When the lights went back on, a little after 10 a.m., the physician in charge of the procedure told me that the technician had removed four polyps: three quite small ones, but the fourth was the size of a walnut, had become ulcerated, and was attached to the bowel wall. She told me that the polyps would be sent for biopsy, and that I would need to schedule a follow-up colonoscopy in three months, since a part of the polyp remained affixed to the bowel wall.
I was a bit dazed after the procedure, whether from the loss of blood, the lack of sleep, or from what the doctor had told me, and so I lay in the hospital bed until 2:30, when I was discharged. The friend who had given me a ride to the emergency room had been kind enough to give me a ride back, with a stop at the local grocery store in between to stock up on food and other supplies.
While I was waiting for discharge, I gave some thought to what I would need when I got home. I figured that protein, iron and water were the order of the day (for the blood loss), and so I got the fixings for beef stock, pickled beets, cheese and crackers, flour tortillas, and several gallons of bottled water.
When I got home that Friday, as I had very little strength, I drank a lot of ice water, and ate cheese & crackers and quesadillas. On Saturday, I brewed a gallon of beef stock from the water, four pounds of beef shanks and rough chopped celery, carrot and onion that I first browned for an hour in the oven at 400 degrees. And on Sunday, I made three quarts of pickled beets, first roasting the beets in the oven for the same temperature and time as for the beef stock, slicing the beets and a red onion, putting them in the quart jars, and covering with a pickling fluid of half apple cider vinegar, half water, some sea salt, and some pickling spices, brought to a boil and allowed to cool until hot but no longer boiling. Then I ate and drank my fill.
But even that small amount of work exhausted me. Making a rough calculation as to the amount of fluids that I lost from 2 through 12 pm that Thursday, and looking at the medical literature about my symptoms during that time, I estimate that I lost about thirty percent of my blood in all. For the next week after, I was constantly exhausted, and lay on my couch dazed for most of that time. I still don’t think that I have recovered yet.
During all of that time, I tried my best not to be like the poor chap depicted in the picture and quatrain which begins this present silly little essay of mine. I’m afraid I wasn’t entirely successful. And so, I tried to content myself by making a physician’s algorithm of the stages of colo-rectal cancer. I also made a mantra of Sherlock Holmes’ maxim: ‘Do not hypothesize in the absence of data.’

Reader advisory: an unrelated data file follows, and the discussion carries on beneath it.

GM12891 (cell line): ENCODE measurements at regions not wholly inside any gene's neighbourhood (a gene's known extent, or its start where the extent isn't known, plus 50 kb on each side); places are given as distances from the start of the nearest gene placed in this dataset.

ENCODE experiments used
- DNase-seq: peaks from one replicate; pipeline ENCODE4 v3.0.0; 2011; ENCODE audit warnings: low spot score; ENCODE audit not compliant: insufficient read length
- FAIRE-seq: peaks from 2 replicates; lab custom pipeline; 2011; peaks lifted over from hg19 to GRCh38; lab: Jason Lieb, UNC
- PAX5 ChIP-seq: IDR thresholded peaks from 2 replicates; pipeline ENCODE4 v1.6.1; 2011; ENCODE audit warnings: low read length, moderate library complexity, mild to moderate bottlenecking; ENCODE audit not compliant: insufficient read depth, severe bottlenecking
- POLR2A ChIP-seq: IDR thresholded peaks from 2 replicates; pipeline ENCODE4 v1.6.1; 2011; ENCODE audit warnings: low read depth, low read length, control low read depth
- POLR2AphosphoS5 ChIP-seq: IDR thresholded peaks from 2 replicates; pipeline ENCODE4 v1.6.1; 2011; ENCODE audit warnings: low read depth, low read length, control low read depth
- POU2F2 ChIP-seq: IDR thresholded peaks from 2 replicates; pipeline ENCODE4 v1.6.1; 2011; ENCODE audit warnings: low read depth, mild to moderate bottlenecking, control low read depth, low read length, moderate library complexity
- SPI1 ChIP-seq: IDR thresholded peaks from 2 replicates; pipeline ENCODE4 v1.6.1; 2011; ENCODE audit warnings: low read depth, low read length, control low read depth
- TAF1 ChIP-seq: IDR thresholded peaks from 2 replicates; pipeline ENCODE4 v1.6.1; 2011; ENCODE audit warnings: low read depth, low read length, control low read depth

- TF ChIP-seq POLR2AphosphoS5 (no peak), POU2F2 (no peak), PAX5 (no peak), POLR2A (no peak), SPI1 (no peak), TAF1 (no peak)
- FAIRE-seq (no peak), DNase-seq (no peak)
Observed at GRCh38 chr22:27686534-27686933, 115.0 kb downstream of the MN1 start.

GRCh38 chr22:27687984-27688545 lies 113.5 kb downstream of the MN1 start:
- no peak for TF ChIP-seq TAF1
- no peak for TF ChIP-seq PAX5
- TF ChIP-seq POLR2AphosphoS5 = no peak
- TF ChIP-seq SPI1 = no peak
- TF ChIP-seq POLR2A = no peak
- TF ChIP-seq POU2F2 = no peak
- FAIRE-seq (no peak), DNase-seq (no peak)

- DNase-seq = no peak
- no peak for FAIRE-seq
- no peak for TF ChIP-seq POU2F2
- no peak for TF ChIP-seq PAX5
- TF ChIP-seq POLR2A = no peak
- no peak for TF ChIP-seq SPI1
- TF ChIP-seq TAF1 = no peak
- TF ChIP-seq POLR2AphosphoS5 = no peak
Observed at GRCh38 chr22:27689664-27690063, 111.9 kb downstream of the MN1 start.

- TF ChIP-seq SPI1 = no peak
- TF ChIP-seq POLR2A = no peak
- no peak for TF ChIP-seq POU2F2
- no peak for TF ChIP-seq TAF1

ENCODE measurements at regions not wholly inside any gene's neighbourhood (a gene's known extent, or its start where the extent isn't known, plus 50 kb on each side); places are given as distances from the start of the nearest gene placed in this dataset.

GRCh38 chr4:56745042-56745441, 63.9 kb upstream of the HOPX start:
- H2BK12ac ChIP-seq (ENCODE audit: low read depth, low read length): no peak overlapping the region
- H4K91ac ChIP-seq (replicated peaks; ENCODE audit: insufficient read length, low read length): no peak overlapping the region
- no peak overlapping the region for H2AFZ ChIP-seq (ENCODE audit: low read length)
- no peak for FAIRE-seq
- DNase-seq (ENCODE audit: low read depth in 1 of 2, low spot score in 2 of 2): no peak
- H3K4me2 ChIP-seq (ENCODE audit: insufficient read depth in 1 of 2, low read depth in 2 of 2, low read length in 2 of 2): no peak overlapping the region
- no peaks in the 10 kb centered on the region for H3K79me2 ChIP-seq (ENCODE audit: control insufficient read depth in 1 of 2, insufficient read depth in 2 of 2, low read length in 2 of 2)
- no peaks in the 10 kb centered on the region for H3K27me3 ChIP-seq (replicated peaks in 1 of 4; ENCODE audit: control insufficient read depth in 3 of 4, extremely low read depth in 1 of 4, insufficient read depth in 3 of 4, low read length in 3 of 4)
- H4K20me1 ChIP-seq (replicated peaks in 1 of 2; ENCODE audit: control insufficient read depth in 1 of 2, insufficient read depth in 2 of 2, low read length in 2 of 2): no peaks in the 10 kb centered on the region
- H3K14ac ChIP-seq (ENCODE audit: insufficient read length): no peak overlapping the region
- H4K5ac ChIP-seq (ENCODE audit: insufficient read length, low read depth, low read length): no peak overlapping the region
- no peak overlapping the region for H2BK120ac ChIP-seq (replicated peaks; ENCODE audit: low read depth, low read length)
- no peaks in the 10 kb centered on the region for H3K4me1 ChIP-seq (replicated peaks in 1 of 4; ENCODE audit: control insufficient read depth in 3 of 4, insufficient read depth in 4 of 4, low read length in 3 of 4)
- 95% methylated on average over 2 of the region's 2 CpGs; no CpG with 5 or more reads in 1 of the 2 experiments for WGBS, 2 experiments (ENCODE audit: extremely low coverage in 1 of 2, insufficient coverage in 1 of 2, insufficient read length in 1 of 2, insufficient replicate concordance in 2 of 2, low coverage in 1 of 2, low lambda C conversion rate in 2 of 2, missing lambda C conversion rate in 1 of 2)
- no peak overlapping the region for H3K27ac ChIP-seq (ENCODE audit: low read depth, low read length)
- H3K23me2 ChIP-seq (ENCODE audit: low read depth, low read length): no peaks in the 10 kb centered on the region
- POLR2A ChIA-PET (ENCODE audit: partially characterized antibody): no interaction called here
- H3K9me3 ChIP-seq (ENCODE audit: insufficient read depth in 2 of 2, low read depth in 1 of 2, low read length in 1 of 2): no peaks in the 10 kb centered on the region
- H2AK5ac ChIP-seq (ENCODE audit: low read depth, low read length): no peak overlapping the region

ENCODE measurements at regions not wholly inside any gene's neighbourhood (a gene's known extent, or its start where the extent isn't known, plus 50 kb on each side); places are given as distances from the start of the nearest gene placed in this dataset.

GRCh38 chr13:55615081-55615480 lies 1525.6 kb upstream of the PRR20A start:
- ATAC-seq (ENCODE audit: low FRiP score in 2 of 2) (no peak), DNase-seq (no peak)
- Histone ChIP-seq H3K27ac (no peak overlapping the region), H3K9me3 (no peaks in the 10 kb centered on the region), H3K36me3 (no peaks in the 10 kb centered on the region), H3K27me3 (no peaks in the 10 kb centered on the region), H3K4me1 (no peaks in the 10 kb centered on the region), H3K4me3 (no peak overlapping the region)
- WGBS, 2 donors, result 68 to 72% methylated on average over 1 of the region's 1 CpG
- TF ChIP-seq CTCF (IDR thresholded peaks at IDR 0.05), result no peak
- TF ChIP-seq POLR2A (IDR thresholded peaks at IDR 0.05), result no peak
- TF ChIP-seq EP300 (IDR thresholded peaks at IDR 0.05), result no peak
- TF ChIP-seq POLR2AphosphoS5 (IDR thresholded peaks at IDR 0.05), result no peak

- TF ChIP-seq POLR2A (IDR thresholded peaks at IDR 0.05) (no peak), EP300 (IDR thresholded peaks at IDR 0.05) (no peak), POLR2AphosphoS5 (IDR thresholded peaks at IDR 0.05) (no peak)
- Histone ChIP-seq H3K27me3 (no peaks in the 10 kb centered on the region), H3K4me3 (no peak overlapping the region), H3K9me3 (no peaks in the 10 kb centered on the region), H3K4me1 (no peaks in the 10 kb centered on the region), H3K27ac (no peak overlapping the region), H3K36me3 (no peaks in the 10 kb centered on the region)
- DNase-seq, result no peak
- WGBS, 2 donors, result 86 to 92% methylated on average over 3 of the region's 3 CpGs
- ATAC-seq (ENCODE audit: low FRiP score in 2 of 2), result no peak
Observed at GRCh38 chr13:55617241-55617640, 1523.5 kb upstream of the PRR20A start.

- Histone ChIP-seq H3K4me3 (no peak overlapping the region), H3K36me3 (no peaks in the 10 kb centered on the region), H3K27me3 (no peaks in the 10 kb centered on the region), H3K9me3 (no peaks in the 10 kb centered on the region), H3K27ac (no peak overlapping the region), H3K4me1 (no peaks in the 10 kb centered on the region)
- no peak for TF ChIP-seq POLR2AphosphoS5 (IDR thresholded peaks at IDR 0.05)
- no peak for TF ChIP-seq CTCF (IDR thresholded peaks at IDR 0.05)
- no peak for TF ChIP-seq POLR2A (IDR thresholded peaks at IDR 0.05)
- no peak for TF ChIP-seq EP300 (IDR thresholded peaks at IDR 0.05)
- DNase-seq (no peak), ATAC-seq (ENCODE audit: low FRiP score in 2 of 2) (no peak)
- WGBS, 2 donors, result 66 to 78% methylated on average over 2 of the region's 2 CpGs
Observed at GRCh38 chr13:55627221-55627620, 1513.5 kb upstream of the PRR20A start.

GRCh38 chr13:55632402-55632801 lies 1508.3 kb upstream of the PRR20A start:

Ultimately, I came to the conclusion that much depended on the outcome of the biopsy. As I would not have the results of that until at least Wednesday, I tried to busy myself with other things. My studies, for example.
But I was so tired from all that had happened to me that it took me more than twice as long to do my studies with Duolingo. I could barely do anything with Khan Academy. And just forget any attempt to work with music or theology. So I did what I could, and spent the rest of the time on the couch, either asleep or exhausted.
On Wednesday, while I looked at the Mychart web page several times a day, and tried, with what little strength I had, to call the hospital, the treating physician, or the clinics I was scheduled to visit in the coming weeks. It was like circum-ambulating the Labyrinth of the Minotaur, and with much the same result. My only consolation is that I did not meet up with any bovine beastie in the process.
On top of everything else was the fact that that Wednesday, May 3, 2017, was the twenty-fourth anniversary of the falling asleep in the Lord of my first late wife, Carolyn, who had died (horribly) of lung cancer. At the recommendation of a dear friend of mine, who suggested that I have a long talk with her, I did so. The two things I got from it, other than the loving connection that I have long had with her after her death, was her recommendation that I have a large bottle of Guinness on the day of her feast, and the cryptic statement that I would be ‘surprised’ by the diagnosis.
So I took her advice, had a 25 ounce bottle of the black and delicious (my first drink since my little contretemps), and waited until I finally got the news, near noon today.
The biopsy was negative. The polyp was benign.
Of course, I can no longer simply go back to my old ways. I believe that I was given a warning. I’ll try to follow it. Rather less of the lamb, ham, and beef, thank you. Rather more in the way of veg, both green and leafy, Christian (or if you prefer, cruciferous), and red and iron laden. Ix-nay ith-way ee-thay andy-bray, and such like. And a reduction in the amount and times of drinking beer and wine. I recall reading in the Philokalia the advice that one should fast on Mondays, Wednesdays, and Fridays, and eat a moderate diet, and no more than three drinks on the other days. That seems doable.
As with my studies, my prayer, and my almsgiving, this change in way of life would appear to be a work in progress. Let’s see where the work leads.